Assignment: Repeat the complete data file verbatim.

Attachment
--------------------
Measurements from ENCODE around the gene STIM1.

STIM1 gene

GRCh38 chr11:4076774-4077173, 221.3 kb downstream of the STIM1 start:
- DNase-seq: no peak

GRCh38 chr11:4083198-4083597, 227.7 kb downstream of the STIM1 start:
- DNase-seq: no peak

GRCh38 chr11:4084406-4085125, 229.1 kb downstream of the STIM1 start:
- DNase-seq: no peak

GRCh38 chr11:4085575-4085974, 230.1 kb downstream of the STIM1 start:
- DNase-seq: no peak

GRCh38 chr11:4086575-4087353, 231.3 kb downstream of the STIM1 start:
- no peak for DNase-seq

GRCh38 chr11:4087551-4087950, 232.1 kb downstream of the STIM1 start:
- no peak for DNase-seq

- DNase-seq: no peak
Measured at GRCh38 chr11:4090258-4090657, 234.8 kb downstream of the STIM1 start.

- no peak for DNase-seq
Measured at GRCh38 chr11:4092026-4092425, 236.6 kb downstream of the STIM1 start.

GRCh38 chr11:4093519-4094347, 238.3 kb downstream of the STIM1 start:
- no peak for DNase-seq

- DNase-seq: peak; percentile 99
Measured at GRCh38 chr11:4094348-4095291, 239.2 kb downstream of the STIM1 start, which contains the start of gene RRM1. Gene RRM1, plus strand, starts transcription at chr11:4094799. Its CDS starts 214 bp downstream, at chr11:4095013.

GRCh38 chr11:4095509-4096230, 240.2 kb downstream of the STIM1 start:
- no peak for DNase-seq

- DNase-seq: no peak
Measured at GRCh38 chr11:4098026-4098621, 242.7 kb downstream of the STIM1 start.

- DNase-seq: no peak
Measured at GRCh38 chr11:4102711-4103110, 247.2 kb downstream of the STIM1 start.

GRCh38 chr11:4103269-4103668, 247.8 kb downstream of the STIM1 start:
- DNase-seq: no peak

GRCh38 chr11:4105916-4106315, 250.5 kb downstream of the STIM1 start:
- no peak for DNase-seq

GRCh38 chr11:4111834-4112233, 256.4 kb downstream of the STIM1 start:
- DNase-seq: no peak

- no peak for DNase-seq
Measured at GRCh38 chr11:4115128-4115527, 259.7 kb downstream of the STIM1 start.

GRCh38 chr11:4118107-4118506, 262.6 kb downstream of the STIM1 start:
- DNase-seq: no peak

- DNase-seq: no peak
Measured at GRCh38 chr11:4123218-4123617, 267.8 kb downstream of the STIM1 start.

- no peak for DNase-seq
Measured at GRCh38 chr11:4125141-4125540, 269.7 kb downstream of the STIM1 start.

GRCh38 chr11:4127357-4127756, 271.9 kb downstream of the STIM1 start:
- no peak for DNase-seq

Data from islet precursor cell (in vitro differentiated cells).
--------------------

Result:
Measurements from ENCODE around the gene STIM1.

STIM1 gene

GRCh38 chr11:4076774-4077173, 221.3 kb downstream of the STIM1 start:
- DNase-seq: no peak

GRCh38 chr11:4083198-4083597, 227.7 kb downstream of the STIM1 start:
- DNase-seq: no peak

GRCh38 chr11:4084406-4085125, 229.1 kb downstream of the STIM1 start:
- DNase-seq: no peak

GRCh38 chr11:4085575-4085974, 230.1 kb downstream of the STIM1 start:
- DNase-seq: no peak

GRCh38 chr11:4086575-4087353, 231.3 kb downstream of the STIM1 start:
- no peak for DNase-seq

GRCh38 chr11:4087551-4087950, 232.1 kb downstream of the STIM1 start:
- no peak for DNase-seq

- DNase-seq: no peak
Measured at GRCh38 chr11:4090258-4090657, 234.8 kb downstream of the STIM1 start.

- no peak for DNase-seq
Measured at GRCh38 chr11:4092026-4092425, 236.6 kb downstream of the STIM1 start.

GRCh38 chr11:4093519-4094347, 238.3 kb downstream of the STIM1 start:
- no peak for DNase-seq

- DNase-seq: peak; percentile 99
Measured at GRCh38 chr11:4094348-4095291, 239.2 kb downstream of the STIM1 start, which contains the start of gene RRM1. Gene RRM1, plus strand, starts transcription at chr11:4094799. Its CDS starts 214 bp downstream, at chr11:4095013.

GRCh38 chr11:4095509-4096230, 240.2 kb downstream of the STIM1 start:
- no peak for DNase-seq

- DNase-seq: no peak
Measured at GRCh38 chr11:4098026-4098621, 242.7 kb downstream of the STIM1 start.

- DNase-seq: no peak
Measured at GRCh38 chr11:4102711-4103110, 247.2 kb downstream of the STIM1 start.

GRCh38 chr11:4103269-4103668, 247.8 kb downstream of the STIM1 start:
- DNase-seq: no peak

GRCh38 chr11:4105916-4106315, 250.5 kb downstream of the STIM1 start:
- no peak for DNase-seq

GRCh38 chr11:4111834-4112233, 256.4 kb downstream of the STIM1 start:
- DNase-seq: no peak

- no peak for DNase-seq
Measured at GRCh38 chr11:4115128-4115527, 259.7 kb downstream of the STIM1 start.

GRCh38 chr11:4118107-4118506, 262.6 kb downstream of the STIM1 start:
- DNase-seq: no peak

- DNase-seq: no peak
Measured at GRCh38 chr11:4123218-4123617, 267.8 kb downstream of the STIM1 start.

- no peak for DNase-seq
Measured at GRCh38 chr11:4125141-4125540, 269.7 kb downstream of the STIM1 start.

GRCh38 chr11:4127357-4127756, 271.9 kb downstream of the STIM1 start:
- no peak for DNase-seq

Data from islet precursor cell (in vitro differentiated cells).